A new four-year contract between more than 5,000 public school cleaners and handypersons and their employer was reached Saturday, after the 32BJ union voted to ratify the new deal.
The New York City public school workers service 1,500 school buildings across the city and have served a critical role cleaning and sanitizing school buildings throughout the pandemic.
32BJ reached the new contract with the workers’ employer, New York City School Support Services (NYCSSS), less than two weeks before the contract was set to expire on June 30.
The new contract includes establishing new protocol to resolve workplace issues, a $0.09/hour increase in contributions to the workers’ Supplemental Retirement Savings Plan for a total of $.59/hour, and an agreement that DOE post job vacancies in buildings in addition to sending emails to members in the building where vacancies or newly created positions occur.
Additionally, the new contract also secures improved language regarding sexual harassment & discrimination protections, and a $500 annual bonus for workers who are required to operate boilers, standpipes or sprinkler systems in buildings with 55,000 sq. feet or below.
Donna Perez, a handyperson in Queens, said she was grateful for the union fighting through a tough negotiation where “we did not always feel respected by our employer,” adding the school staff needed wins after such a tough year.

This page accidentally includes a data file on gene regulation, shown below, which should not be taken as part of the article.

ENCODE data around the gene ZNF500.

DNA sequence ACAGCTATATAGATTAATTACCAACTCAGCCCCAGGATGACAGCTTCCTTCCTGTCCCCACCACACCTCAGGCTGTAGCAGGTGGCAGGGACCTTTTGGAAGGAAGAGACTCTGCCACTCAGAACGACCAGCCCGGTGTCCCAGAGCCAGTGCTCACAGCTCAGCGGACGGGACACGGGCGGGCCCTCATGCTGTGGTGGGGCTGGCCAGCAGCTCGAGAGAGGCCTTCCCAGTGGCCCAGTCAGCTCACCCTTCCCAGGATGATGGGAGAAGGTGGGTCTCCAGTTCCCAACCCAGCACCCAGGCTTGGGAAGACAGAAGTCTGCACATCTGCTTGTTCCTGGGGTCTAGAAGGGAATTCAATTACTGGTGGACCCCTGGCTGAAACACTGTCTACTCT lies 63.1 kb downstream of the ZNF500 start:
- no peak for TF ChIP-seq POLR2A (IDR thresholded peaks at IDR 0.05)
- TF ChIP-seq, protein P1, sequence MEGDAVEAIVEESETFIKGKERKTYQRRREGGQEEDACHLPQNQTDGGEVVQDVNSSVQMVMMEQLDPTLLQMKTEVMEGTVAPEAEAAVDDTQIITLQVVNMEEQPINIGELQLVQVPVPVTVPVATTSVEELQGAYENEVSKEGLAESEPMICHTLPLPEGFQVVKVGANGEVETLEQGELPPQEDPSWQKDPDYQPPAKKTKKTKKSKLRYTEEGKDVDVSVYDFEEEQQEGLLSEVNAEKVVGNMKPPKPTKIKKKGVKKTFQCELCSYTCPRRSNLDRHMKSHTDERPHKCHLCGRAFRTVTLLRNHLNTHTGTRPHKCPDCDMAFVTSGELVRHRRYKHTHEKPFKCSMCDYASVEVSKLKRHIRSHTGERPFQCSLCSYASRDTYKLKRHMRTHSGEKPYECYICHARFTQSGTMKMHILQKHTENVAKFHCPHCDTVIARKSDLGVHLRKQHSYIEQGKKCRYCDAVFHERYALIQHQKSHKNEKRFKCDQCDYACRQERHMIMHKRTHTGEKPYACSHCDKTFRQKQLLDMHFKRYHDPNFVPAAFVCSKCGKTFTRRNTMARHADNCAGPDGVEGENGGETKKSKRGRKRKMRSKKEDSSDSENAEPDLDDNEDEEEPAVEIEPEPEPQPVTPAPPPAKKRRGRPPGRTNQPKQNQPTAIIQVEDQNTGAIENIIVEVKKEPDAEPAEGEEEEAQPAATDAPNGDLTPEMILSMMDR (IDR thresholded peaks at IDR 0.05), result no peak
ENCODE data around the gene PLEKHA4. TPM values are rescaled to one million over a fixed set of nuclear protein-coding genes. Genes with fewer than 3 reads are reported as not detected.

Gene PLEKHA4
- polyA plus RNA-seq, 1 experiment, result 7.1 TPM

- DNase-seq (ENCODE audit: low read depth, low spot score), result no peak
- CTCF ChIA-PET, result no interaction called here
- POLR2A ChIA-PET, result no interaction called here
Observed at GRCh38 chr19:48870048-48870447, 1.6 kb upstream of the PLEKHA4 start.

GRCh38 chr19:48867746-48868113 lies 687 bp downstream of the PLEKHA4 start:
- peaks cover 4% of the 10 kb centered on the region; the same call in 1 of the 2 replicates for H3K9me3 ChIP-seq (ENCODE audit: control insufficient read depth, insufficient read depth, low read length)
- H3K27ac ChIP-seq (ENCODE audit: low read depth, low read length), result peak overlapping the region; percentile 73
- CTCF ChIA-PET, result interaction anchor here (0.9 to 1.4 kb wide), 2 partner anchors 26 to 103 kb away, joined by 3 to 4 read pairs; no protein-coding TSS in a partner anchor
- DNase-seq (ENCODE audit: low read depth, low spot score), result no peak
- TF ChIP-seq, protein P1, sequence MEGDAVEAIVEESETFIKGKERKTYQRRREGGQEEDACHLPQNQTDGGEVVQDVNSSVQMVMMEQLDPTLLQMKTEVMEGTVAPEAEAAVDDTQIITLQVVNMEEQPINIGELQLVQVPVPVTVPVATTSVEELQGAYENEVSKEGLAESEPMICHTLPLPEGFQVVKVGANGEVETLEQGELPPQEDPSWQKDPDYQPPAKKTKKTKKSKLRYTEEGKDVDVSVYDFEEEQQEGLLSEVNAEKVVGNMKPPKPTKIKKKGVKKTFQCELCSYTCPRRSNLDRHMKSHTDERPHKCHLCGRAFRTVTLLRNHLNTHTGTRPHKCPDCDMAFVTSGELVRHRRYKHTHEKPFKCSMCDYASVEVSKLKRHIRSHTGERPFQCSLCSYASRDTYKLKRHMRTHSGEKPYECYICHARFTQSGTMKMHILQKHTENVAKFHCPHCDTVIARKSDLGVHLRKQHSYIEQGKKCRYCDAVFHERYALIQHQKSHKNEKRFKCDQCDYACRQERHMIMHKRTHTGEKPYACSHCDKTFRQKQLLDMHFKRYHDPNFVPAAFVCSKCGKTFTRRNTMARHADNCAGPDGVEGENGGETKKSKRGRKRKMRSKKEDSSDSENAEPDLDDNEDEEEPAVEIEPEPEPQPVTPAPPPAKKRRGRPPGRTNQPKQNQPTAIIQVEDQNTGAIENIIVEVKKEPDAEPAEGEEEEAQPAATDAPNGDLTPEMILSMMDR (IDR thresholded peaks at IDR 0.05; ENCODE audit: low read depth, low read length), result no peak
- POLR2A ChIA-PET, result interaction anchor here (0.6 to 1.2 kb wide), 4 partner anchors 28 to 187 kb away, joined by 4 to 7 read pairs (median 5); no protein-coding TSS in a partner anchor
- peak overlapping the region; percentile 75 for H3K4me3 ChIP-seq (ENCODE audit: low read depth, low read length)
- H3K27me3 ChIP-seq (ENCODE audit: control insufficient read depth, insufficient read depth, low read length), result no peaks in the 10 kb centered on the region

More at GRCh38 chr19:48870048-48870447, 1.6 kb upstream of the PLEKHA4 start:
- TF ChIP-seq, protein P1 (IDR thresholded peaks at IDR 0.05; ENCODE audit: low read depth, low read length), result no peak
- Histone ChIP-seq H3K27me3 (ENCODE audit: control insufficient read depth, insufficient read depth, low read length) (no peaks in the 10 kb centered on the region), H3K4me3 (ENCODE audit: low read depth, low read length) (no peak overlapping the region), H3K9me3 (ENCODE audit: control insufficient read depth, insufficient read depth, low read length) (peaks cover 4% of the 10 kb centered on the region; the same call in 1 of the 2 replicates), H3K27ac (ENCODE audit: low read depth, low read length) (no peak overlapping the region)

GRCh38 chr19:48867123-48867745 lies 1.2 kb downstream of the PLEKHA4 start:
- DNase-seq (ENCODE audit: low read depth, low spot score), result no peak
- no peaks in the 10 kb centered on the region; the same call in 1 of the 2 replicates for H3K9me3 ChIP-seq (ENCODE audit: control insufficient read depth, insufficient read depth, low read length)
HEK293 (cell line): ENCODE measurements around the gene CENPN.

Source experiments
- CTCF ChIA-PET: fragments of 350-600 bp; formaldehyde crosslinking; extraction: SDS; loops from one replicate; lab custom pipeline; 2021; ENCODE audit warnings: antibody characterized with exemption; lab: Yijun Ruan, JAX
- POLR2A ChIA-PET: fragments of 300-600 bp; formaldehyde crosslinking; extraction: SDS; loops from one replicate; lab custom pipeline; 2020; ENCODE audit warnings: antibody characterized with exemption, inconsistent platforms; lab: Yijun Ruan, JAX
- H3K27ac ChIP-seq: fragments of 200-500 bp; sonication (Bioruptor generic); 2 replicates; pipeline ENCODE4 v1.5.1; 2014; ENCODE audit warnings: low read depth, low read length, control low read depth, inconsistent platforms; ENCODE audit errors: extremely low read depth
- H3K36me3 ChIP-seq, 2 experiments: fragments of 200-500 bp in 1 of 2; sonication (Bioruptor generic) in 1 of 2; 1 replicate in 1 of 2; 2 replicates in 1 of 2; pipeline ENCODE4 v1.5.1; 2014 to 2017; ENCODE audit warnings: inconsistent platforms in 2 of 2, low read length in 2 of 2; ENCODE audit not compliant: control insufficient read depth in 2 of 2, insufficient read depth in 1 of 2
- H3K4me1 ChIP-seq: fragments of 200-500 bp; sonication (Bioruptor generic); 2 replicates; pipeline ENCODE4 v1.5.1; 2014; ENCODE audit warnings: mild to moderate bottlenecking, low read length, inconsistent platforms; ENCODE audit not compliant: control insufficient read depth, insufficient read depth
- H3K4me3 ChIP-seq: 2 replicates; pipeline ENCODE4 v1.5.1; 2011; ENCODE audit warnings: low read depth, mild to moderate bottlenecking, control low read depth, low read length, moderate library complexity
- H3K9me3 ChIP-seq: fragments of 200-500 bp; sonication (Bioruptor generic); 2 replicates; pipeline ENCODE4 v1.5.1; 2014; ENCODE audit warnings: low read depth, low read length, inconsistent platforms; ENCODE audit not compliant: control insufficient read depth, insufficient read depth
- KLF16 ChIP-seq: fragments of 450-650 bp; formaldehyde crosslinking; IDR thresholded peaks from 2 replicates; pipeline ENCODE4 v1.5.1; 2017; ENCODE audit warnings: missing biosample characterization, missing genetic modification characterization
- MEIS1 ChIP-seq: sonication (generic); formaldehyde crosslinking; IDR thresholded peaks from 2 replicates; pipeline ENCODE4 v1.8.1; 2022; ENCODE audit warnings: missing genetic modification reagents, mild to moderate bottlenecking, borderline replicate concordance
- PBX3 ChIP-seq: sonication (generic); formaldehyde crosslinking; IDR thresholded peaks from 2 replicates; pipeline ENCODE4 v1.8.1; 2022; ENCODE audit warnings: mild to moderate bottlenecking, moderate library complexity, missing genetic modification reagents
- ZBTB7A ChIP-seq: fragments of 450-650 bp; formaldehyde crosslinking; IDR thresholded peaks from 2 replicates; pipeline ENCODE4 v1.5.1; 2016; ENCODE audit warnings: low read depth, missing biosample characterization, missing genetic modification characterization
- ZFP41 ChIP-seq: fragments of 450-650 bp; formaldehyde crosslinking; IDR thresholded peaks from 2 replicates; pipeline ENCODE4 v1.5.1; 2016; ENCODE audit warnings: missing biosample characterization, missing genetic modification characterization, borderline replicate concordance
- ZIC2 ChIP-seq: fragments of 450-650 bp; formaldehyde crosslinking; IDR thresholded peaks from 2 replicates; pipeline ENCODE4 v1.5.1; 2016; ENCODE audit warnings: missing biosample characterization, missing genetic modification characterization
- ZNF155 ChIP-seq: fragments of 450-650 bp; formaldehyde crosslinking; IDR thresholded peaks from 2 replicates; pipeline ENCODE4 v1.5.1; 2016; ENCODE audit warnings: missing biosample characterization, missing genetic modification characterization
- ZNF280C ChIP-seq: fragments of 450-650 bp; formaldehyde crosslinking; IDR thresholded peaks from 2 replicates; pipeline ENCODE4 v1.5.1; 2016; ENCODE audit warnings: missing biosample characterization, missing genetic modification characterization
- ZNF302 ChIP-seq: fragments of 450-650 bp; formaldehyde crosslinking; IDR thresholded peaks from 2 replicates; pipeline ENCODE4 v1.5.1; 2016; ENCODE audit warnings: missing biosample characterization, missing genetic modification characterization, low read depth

“Building service workers have been put through unspeakable trauma over the past year, including losing co-workers to the Coronavirus. This new contract recognizes the value of our work and the pain of our sacrifices,” she said.
The starting wage for cleaners in NYC’s public school buildings is $27.87 an hour, and $30.45 an hour for handypersons, and both receive employer-paid family health benefits and a pension fund.
32BJ Vice President and NYC School Division Director Shirley Aldebol said the “long overdue improvements to the contract” showed the more than 5,000 school cleaners and handypersons the respect and appreciation they deserved, commensurate with their sacrifices over the past year.
“At the height of the pandemic, school cleaners and handypersons were going into school buildings covered head to toe in personal protective equipment, risking their lives and those of their families,” she said.
“Through the worst of it, while students and teachers were 100% remote, school cleaners and handypersons were maintaining buildings to be used as COVID testing sites, and child care & food distribution centers.”
The new contract runs through June 30, 2024.
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